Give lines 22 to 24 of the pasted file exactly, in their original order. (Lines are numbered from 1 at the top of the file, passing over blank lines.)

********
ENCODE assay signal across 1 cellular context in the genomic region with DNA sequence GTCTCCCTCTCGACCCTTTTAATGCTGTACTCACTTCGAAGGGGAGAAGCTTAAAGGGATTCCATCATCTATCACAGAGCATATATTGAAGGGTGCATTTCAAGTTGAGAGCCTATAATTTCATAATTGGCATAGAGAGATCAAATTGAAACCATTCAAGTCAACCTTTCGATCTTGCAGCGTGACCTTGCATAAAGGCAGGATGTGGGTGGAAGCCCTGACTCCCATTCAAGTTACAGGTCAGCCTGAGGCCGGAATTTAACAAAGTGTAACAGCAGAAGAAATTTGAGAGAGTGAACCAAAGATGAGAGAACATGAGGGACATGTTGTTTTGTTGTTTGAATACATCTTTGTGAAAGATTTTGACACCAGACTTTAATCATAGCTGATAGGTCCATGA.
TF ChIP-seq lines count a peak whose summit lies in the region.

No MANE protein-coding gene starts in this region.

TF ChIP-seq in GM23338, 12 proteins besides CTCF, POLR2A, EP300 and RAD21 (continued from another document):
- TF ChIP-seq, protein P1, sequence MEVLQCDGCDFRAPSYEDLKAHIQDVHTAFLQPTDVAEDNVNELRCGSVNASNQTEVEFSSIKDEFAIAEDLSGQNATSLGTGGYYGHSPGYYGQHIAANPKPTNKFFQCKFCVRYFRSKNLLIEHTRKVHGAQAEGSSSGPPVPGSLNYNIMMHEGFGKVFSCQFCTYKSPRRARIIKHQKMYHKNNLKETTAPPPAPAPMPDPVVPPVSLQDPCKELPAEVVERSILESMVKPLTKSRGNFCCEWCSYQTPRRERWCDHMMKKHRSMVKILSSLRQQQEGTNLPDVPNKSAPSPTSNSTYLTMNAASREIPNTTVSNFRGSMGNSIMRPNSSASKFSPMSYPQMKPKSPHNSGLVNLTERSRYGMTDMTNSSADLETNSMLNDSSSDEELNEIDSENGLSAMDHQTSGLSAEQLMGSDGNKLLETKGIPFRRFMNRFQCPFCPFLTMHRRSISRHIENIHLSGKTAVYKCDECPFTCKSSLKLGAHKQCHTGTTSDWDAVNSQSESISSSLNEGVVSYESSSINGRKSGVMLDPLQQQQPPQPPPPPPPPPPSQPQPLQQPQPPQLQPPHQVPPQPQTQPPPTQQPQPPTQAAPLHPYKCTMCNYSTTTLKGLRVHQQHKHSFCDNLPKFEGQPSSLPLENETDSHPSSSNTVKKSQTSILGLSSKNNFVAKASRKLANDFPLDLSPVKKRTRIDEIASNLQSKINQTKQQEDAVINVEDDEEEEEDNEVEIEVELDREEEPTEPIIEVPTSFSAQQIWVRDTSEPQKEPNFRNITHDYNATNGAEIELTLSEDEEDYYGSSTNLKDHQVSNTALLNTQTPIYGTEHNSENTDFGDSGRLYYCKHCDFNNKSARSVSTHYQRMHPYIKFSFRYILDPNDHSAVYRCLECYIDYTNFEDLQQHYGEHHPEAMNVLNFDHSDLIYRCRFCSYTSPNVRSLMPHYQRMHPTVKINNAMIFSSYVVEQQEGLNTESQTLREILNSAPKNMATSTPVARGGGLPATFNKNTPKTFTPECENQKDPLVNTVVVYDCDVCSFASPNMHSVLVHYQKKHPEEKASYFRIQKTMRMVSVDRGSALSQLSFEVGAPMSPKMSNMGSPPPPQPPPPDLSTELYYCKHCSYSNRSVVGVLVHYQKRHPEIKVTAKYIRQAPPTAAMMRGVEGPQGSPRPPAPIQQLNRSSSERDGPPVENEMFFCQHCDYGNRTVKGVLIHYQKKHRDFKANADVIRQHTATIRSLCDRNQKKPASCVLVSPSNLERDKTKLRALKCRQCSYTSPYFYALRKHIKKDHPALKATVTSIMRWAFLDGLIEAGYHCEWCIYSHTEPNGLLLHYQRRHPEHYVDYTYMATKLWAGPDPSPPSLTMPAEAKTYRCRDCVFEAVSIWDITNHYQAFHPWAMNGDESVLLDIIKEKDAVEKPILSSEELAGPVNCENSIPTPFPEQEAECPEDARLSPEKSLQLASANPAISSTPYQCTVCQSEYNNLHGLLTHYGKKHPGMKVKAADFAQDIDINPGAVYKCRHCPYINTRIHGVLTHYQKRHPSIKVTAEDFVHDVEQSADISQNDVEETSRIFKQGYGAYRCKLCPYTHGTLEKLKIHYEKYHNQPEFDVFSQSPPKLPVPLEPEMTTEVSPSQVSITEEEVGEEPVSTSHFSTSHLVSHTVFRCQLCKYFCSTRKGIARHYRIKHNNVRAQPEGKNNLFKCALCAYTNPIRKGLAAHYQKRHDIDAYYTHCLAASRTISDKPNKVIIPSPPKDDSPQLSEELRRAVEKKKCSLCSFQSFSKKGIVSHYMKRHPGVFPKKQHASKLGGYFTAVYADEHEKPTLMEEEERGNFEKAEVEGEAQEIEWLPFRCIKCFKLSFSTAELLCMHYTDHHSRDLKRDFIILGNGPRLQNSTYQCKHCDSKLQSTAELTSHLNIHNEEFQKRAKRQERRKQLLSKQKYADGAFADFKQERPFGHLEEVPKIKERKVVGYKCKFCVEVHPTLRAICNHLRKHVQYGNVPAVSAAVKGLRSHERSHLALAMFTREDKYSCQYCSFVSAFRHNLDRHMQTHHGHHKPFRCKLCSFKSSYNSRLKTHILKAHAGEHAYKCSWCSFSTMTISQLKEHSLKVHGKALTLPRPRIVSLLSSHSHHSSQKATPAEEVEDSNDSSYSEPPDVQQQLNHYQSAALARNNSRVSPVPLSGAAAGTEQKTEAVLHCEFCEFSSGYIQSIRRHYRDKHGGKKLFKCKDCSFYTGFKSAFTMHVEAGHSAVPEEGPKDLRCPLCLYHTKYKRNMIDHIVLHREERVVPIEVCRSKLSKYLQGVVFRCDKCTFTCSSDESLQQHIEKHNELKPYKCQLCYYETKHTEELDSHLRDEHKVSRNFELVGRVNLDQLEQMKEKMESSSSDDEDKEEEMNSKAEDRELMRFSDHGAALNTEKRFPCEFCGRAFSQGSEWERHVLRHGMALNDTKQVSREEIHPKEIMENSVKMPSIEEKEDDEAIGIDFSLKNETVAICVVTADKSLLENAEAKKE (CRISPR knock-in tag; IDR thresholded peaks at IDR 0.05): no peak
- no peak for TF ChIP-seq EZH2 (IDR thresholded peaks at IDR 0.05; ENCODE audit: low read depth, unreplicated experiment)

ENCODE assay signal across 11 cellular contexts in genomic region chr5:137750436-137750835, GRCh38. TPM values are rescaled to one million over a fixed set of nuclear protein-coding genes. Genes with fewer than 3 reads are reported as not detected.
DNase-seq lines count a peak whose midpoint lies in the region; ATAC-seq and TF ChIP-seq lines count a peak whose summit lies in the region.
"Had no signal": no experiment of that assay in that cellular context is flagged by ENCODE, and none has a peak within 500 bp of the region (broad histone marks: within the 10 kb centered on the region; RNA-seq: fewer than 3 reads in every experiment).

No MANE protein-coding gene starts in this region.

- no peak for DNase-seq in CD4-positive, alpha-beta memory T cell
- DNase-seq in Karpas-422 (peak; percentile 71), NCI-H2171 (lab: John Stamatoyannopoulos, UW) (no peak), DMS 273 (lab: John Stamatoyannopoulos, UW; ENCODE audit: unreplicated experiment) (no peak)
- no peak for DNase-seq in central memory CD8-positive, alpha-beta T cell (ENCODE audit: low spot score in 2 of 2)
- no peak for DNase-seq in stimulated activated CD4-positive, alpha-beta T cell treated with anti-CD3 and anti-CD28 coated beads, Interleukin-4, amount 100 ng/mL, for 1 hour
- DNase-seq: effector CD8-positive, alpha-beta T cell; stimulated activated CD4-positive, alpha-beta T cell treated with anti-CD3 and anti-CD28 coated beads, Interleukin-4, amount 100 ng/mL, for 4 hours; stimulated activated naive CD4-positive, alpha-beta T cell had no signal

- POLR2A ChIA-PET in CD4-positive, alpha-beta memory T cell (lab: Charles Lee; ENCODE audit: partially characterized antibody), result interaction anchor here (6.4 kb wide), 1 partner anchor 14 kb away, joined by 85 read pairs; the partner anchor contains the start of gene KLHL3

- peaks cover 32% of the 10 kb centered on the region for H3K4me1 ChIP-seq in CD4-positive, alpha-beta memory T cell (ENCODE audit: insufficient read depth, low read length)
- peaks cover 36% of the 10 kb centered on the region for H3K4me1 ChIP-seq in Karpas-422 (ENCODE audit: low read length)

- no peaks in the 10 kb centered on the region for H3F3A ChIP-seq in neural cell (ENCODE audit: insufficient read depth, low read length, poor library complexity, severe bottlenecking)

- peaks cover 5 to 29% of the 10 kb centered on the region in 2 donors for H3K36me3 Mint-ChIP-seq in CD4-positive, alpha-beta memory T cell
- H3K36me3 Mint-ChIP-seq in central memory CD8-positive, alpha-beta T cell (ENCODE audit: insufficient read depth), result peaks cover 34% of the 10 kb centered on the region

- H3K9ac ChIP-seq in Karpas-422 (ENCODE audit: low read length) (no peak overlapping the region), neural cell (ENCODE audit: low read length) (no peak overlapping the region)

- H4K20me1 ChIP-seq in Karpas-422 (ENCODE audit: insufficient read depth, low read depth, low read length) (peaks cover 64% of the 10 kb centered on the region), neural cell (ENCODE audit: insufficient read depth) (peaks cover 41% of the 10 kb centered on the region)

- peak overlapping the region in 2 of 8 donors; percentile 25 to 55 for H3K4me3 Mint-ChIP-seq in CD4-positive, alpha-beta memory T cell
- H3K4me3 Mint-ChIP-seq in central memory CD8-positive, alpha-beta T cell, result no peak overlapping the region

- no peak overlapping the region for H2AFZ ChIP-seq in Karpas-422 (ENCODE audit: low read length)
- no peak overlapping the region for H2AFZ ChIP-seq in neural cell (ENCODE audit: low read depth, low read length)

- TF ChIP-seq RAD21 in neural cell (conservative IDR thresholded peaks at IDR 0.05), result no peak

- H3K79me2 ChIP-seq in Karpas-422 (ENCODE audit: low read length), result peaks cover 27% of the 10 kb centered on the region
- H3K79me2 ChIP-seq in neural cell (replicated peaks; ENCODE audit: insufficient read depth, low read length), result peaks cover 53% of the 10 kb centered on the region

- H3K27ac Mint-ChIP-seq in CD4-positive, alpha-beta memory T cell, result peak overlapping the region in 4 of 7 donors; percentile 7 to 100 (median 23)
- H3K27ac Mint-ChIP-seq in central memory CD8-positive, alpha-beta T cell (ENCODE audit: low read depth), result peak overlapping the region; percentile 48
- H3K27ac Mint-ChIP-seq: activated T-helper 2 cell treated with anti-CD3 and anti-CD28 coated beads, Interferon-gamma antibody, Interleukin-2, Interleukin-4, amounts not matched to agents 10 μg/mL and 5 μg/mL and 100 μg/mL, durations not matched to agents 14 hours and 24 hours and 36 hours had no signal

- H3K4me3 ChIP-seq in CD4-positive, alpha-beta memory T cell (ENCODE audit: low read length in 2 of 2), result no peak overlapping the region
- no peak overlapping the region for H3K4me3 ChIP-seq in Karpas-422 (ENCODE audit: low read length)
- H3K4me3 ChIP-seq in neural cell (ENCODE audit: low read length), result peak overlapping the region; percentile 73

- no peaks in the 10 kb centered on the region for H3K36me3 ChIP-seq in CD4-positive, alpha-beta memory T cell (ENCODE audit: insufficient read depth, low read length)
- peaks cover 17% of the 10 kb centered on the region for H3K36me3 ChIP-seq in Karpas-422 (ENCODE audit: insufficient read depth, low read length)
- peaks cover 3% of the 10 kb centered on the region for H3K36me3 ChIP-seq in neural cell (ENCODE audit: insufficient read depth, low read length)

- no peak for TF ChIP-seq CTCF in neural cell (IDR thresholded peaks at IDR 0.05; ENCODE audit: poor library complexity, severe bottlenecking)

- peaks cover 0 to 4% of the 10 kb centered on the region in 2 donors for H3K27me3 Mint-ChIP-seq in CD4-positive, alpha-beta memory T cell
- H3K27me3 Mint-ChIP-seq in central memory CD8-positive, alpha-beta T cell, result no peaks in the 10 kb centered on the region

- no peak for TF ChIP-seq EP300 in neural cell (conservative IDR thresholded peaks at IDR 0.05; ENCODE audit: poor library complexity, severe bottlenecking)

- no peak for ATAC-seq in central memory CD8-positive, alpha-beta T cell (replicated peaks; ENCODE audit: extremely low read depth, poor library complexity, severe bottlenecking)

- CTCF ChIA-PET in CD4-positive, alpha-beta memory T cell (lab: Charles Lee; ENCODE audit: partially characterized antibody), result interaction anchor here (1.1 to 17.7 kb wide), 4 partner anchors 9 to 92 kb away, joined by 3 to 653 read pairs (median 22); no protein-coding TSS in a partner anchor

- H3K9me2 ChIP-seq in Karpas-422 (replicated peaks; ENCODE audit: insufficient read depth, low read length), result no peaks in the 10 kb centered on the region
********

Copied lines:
- H3K9ac ChIP-seq in Karpas-422 (ENCODE audit: low read length) (no peak overlapping the region), neural cell (ENCODE audit: low read length) (no peak overlapping the region)

- H4K20me1 ChIP-seq in Karpas-422 (ENCODE audit: insufficient read depth, low read depth, low read length) (peaks cover 64% of the 10 kb centered on the region), neural cell (ENCODE audit: insufficient read depth) (peaks cover 41% of the 10 kb centered on the region)

- peak overlapping the region in 2 of 8 donors; percentile 25 to 55 for H3K4me3 Mint-ChIP-seq in CD4-positive, alpha-beta memory T cell